AdvaMed, an American medtech industry association, recently sponsored a study evaluating the evolution of medtech costs over the last two decades. The study found that costs associated with medtech expenditures have risen at very moderate pace relative to other components of health care expenditure. While the Medical Care Services and Medical Care Consumer Price Index (CPI) for medtech costs rose at an average of 5.0% and 4.7% annually from 1989 to 2010, medical device prices rose a mere 1%. Compared to the national CPI of 2.7% over the same period, these figures are evidence that medtech has had a modest impact on the health care costs in the US that have otherwise been rising rapidly.

The results of this study will very likely play into AdvaMed's ongoing lobbying efforts against the 2.3% excise tax on medtech sales, mandated by the Patient Protection and Affordable Care Act (PPACA aka Obamacare), and due to go into effect in 2013. It is a commonly held economic belief that excise taxes tend to put upward pressure on prices. That, many would argue, is likely to exacerbate already rapidly rising health care costs in the US. Some suggest that this is yet another powerful argument the medtech industry can use in its efforts to repeal the medtech tax medtech might not be having a huge impact on rising health care costs right now, but why make it part of the problem Plus, the industry might argue that if they aren't causing the problem, they shouldn't be punished for rising costs in other sectors of the health care system.

Proponents of the medtech industry's cause should be careful not to overuse this argument, however. Cost reduction has been front-and-center of almost all health care reform efforts and the PPACA is no laggard in this regard. Indeed, one of the pillars of the legislation is to make reimbursement for medical services more stringent and outcome-oriented. This is likely to limit how much medtech manufacturers can charge for high-end devices without definitive clinical evidence to prove efficacy. Notably, the tax will not apply to Class I and II devices sold directly to consumers at retail for more than $100, which likely make the tax's cost impact minimal for the general public. It is very likely that, tax or no tax, medtech companies will be constrained in upward pricing in an Obamacare world. This, of course, means that medtech companies will shoulder the costs of the tax. Given how well the industry has done in terms of earnings over the past decade or so, advocates of the tax may very well turn the argument into one focused on making the industry pay its dues.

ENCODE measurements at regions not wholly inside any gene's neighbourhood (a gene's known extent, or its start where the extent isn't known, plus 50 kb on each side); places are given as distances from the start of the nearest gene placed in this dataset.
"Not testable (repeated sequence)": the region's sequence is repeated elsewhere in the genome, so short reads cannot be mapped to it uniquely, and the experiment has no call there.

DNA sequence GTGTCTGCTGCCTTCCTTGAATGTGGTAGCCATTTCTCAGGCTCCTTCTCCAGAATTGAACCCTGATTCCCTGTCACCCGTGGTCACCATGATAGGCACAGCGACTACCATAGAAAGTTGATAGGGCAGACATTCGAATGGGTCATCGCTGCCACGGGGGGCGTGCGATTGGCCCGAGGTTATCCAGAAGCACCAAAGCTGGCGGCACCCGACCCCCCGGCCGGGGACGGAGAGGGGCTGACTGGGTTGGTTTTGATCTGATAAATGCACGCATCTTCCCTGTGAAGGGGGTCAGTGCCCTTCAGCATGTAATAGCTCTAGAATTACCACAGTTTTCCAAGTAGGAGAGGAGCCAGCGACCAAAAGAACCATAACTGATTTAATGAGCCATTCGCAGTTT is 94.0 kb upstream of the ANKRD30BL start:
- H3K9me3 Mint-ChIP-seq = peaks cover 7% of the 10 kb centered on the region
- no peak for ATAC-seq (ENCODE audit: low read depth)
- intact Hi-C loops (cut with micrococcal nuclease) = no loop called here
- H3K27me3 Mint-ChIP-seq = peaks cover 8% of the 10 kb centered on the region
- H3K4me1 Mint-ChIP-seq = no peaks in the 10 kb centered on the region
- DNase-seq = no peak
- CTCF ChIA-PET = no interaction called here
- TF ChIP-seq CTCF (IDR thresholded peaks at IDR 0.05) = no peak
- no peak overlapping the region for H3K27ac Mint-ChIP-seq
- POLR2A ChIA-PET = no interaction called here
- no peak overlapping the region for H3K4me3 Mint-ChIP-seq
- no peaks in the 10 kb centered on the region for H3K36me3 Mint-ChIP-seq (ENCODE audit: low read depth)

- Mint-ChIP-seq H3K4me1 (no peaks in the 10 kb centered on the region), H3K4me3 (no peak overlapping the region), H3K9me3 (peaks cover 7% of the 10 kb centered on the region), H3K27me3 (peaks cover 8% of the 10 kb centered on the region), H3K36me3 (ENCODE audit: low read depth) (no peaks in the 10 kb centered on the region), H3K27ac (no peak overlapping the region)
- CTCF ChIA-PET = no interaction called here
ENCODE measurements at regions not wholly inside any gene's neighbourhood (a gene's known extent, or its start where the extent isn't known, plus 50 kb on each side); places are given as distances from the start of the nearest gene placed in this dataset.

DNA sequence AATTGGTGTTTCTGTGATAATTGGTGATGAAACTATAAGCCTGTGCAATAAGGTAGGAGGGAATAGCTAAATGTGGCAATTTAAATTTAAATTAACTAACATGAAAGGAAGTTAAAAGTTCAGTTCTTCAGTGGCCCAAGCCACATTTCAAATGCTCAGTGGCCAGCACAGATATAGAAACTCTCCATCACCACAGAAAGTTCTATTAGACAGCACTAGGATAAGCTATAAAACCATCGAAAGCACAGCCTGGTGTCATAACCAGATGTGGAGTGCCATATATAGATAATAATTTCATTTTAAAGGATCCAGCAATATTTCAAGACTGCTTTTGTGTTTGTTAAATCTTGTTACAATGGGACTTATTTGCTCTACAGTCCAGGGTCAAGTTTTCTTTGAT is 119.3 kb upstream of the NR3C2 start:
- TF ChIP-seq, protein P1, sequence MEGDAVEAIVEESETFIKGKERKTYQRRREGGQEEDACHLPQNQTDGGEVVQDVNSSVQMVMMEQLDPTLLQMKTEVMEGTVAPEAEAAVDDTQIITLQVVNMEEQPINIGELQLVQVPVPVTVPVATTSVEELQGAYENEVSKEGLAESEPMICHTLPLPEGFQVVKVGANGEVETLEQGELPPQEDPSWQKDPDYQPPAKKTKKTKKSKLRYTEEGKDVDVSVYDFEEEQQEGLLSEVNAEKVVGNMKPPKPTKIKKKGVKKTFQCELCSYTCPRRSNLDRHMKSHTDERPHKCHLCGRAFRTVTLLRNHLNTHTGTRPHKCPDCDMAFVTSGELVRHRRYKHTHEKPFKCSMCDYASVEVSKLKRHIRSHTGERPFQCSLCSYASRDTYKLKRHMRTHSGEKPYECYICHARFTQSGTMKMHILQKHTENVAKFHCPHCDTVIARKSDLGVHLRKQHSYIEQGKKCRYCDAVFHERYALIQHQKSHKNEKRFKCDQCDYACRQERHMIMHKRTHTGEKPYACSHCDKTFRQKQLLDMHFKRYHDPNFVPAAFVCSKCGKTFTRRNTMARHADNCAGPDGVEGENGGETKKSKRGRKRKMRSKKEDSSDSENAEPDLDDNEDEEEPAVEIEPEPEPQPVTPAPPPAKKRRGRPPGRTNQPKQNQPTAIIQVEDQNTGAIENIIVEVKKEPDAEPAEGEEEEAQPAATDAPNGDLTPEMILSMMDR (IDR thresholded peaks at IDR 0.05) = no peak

Cost reduction is therefore not a line of argument that the medtech industry is likely to win. Rather, the industry should continue to focus on the more traditional arguments against the tax. Medtech is a very important industry in the US and is comprised of more than half of the world's leading medical device manufacturers. The industry directly employs about half a million Americans and almost four times as many indirectly. Accounting for just over $156 billion in expenditures, the industry also makes up 6% of total health care expenditures in the US. It is also one of the few American industries that consistently exports more than it imports. Perhaps most importantly, the industry has a proud tradition of R&D that has led to medical innovations transforming health care worldwide. Since the tax is focused on revenues as opposed to profits, it could very well stifle many start-ups working on new breakthrough products, once again part of a tradition of innovation the industry takes great pride in.

The numbers making rounds in lobbying and policy circles these days certainly do not seem to be lining up in favour of the medtech tax. AdvaMed asserts that the industry will lose up to $30 billion in revenues and 43,000 American jobs. Moreover, the additional tax would raise the effective corporate tax rate for medtech manufacturers in the US by nearly 50% to the highest rate in the world.

The loss of competitiveness, global leadership and jobs are arguments that have much broader appeal than cost control. They are also easier to win. What's more, this theme places the medtech industry squarely within the narrative of American economic champions a position they rightly deserve.

[Editor's note: Ah yes, the medical device tax, still making waves. Check out our previous blogposts on the topic here.]

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